More than 600 wheelchair athletes had an opportunity this past weekend to learn more about adaptive golf during a demonstration at the 33rd annual National Veterans Wheelchair Games.
The Adaptive Golf Association held a session during the opening of the NVWG on Saturday, July 13, 2013, that featured full-swing, short game and putting stations that wheelchair athletes could test to learn more about the various equipment and techniques for playing adaptive golf.
The exhibit also featured several disabled veterans, an amputee and two Purple Heart recipients who volunteered as mentors to the wheelchair athletes, said David Windsor, a PGA professional and director of instruction for AGA. “Veterans helping veterans makes a winning team,” Windsor said. “That’s been our motto right from the get-go.”
The association has been working with companies like PING to develop an improved golf bag for individuals with disabilities. Some of the latest equipment – such as golf clubs that feature adapted bending angles for wheelchair golfers – were available for Games athletes to test. The association also highlighted the new SoloRider, a wheelchair-accessible golf cart, Windsor said.
The association, which was founded in 1996, conducts thousands of clinics and workshops across the country to provide individuals with disabilities with information, resources and expertise on adaptive golf.
The association in 2007 teamed up with the James A. Haley Veterans Hospital’s adaptive sports program and the Terrace Hill Golf Club in Tampa to begin an “Every Friday” weekly adaptive golf program that is free to disabled veterans. The group conducts similar weekly and monthly clinics in other U.S. cities, including Atlanta, Sarasota, FL, and Roanoke, VA, Windsor said.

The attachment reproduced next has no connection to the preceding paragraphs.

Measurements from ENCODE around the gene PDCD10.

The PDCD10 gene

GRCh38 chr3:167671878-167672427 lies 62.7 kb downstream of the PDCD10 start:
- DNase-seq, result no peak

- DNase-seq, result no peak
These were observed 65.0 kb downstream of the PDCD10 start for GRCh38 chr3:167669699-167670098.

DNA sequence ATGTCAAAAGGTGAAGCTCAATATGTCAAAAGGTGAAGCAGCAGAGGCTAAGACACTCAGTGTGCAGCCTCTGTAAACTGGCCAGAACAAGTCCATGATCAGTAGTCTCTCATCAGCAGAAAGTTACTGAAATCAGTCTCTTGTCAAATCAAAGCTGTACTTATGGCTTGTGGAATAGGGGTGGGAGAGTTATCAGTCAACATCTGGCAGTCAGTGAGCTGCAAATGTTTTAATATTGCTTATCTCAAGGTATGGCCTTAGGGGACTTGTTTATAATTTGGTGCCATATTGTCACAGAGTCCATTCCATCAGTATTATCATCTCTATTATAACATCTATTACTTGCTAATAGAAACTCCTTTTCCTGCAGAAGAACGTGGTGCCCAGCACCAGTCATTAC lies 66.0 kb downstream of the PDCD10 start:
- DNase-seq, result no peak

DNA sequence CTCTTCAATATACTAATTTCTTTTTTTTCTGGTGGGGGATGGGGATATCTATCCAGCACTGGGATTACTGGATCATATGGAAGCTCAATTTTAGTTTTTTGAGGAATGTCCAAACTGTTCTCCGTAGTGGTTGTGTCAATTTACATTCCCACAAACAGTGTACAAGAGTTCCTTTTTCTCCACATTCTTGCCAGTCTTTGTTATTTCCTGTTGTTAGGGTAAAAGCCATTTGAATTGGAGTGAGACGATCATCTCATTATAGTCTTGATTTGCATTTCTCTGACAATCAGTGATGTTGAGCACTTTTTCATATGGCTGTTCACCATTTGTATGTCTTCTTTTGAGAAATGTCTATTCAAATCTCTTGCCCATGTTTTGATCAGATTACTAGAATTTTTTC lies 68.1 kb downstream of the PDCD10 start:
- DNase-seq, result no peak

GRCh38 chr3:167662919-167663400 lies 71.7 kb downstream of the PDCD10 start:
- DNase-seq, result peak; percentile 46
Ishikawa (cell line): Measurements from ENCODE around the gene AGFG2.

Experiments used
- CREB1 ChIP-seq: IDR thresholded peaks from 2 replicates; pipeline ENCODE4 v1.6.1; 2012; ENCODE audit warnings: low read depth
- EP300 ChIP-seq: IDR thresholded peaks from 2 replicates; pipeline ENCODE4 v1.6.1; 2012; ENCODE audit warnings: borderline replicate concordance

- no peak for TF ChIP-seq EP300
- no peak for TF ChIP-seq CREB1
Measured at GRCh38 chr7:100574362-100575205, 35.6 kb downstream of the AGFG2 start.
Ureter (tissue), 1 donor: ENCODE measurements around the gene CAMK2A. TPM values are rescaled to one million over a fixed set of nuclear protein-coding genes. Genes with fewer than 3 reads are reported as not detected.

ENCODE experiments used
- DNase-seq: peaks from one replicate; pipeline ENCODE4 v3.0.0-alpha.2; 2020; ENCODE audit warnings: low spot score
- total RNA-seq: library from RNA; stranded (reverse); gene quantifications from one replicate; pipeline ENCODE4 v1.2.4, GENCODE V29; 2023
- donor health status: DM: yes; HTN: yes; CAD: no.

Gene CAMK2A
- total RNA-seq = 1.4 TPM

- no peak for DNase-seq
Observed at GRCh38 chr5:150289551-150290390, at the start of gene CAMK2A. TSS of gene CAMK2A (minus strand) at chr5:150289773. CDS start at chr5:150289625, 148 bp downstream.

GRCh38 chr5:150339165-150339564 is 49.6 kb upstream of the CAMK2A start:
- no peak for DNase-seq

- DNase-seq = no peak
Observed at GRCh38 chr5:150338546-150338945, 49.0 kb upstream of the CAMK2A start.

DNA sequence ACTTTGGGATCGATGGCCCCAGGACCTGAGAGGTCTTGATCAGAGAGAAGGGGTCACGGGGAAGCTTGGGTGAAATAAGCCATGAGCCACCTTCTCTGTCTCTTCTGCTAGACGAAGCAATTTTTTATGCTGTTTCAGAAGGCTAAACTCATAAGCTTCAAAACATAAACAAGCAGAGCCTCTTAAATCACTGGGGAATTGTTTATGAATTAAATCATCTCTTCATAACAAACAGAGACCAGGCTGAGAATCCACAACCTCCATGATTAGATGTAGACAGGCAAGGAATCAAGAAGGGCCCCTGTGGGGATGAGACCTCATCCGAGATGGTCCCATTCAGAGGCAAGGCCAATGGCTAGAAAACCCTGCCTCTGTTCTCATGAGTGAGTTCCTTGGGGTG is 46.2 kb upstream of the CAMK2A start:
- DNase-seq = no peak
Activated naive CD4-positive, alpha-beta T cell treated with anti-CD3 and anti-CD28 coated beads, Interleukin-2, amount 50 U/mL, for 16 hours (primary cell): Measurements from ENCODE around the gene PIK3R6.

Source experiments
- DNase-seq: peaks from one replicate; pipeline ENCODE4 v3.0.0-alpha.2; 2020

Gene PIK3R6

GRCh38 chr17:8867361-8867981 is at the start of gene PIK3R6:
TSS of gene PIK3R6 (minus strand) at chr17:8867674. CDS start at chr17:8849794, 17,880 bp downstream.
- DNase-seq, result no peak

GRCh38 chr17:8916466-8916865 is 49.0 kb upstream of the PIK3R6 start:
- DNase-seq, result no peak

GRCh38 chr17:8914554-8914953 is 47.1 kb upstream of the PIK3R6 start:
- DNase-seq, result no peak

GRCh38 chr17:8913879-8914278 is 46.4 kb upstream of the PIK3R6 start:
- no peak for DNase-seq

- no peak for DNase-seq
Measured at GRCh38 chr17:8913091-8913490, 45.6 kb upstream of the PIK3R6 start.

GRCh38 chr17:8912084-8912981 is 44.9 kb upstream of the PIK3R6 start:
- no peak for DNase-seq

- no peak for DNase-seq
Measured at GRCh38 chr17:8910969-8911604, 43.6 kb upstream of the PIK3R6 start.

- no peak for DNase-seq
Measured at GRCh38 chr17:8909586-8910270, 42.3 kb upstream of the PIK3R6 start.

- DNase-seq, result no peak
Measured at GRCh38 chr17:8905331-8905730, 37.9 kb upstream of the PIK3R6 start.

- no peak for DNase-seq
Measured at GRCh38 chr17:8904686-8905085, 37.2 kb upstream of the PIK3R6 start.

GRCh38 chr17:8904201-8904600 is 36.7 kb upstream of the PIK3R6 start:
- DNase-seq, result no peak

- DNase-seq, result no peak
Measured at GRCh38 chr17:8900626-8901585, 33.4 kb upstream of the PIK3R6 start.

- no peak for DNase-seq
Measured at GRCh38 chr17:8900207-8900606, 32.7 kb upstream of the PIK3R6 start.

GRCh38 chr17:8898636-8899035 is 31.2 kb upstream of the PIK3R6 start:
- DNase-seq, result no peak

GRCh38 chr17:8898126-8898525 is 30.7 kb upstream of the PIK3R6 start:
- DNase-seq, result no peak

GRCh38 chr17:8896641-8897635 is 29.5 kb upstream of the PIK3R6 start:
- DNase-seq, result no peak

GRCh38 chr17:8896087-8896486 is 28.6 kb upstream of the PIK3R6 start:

“Everybody’s ready to pick up the clubs because somewhere deep down, they know that wheelchair basketball, volleyball or tennis at some point could become a bit rigorous, and they’re going to still need something to stay competitive,” Windsor said. “Whether or not they jump into it 100 percent, many find that golf is their backup plan.”
Windsor said the association’s efforts also have helped in making PGA tour superstores more accessible to individuals with disabilities, with many stores now offering equipment and simulators specifically for wheelchair golfers.
Windsor emphasized that adaptive golf programs are not limited to the 13 select cities where the Adaptive Golf Association currently features demonstrations. Individuals with disabilities in other cities can contact the association, which will then work with their local PGA experts to help develop an adaptive golf program, he said.
“We want to get more people physically and socially active in the community,” Windsor said. “We do the education, and we want people to know that we’re not just another story; we want to help make them the story.”
Learn more about the National Veterans Wheelchair Games
Brittany Ballenstedt is a freelance journalist whose work has appeared in several publications, including Government Executive, National Journal, Technology Daily and NextGov.com.